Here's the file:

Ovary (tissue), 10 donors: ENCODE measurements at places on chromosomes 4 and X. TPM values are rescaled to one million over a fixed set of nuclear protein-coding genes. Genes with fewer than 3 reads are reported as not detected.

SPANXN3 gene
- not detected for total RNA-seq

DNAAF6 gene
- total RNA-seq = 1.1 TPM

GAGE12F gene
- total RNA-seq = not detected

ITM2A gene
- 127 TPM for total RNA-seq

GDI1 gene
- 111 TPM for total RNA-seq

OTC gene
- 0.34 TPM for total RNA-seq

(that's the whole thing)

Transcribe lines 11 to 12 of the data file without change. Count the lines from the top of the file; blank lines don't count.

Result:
- 111 TPM for total RNA-seq

OTC gene